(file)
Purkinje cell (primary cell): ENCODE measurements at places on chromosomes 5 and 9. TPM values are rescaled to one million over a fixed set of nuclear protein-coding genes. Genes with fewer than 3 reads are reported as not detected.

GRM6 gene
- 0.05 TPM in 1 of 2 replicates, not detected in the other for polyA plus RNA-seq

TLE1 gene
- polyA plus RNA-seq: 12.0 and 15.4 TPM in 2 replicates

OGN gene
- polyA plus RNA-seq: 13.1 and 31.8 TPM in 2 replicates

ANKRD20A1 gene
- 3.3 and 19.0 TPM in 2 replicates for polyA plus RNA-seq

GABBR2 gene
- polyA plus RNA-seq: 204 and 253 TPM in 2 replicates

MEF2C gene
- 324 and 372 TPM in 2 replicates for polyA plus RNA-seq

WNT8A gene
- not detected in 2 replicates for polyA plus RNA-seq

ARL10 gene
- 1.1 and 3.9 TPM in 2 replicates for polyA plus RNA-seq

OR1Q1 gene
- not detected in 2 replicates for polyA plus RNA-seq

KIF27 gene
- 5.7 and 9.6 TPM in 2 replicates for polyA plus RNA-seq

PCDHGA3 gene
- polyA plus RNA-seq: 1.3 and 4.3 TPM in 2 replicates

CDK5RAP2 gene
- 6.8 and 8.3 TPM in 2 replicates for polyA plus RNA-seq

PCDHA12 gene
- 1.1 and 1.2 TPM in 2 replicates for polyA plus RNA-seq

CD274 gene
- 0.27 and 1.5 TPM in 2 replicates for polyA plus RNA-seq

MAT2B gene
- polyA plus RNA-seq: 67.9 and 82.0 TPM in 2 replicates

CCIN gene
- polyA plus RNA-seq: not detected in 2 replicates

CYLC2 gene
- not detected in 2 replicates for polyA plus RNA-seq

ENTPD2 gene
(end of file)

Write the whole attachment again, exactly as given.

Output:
Purkinje cell (primary cell): ENCODE measurements at places on chromosomes 5 and 9. TPM values are rescaled to one million over a fixed set of nuclear protein-coding genes. Genes with fewer than 3 reads are reported as not detected.

GRM6 gene
- 0.05 TPM in 1 of 2 replicates, not detected in the other for polyA plus RNA-seq

TLE1 gene
- polyA plus RNA-seq: 12.0 and 15.4 TPM in 2 replicates

OGN gene
- polyA plus RNA-seq: 13.1 and 31.8 TPM in 2 replicates

ANKRD20A1 gene
- 3.3 and 19.0 TPM in 2 replicates for polyA plus RNA-seq

GABBR2 gene
- polyA plus RNA-seq: 204 and 253 TPM in 2 replicates

MEF2C gene
- 324 and 372 TPM in 2 replicates for polyA plus RNA-seq

WNT8A gene
- not detected in 2 replicates for polyA plus RNA-seq

ARL10 gene
- 1.1 and 3.9 TPM in 2 replicates for polyA plus RNA-seq

OR1Q1 gene
- not detected in 2 replicates for polyA plus RNA-seq

KIF27 gene
- 5.7 and 9.6 TPM in 2 replicates for polyA plus RNA-seq

PCDHGA3 gene
- polyA plus RNA-seq: 1.3 and 4.3 TPM in 2 replicates

CDK5RAP2 gene
- 6.8 and 8.3 TPM in 2 replicates for polyA plus RNA-seq

PCDHA12 gene
- 1.1 and 1.2 TPM in 2 replicates for polyA plus RNA-seq

CD274 gene
- 0.27 and 1.5 TPM in 2 replicates for polyA plus RNA-seq

MAT2B gene
- polyA plus RNA-seq: 67.9 and 82.0 TPM in 2 replicates

CCIN gene
- polyA plus RNA-seq: not detected in 2 replicates

CYLC2 gene
- not detected in 2 replicates for polyA plus RNA-seq

ENTPD2 gene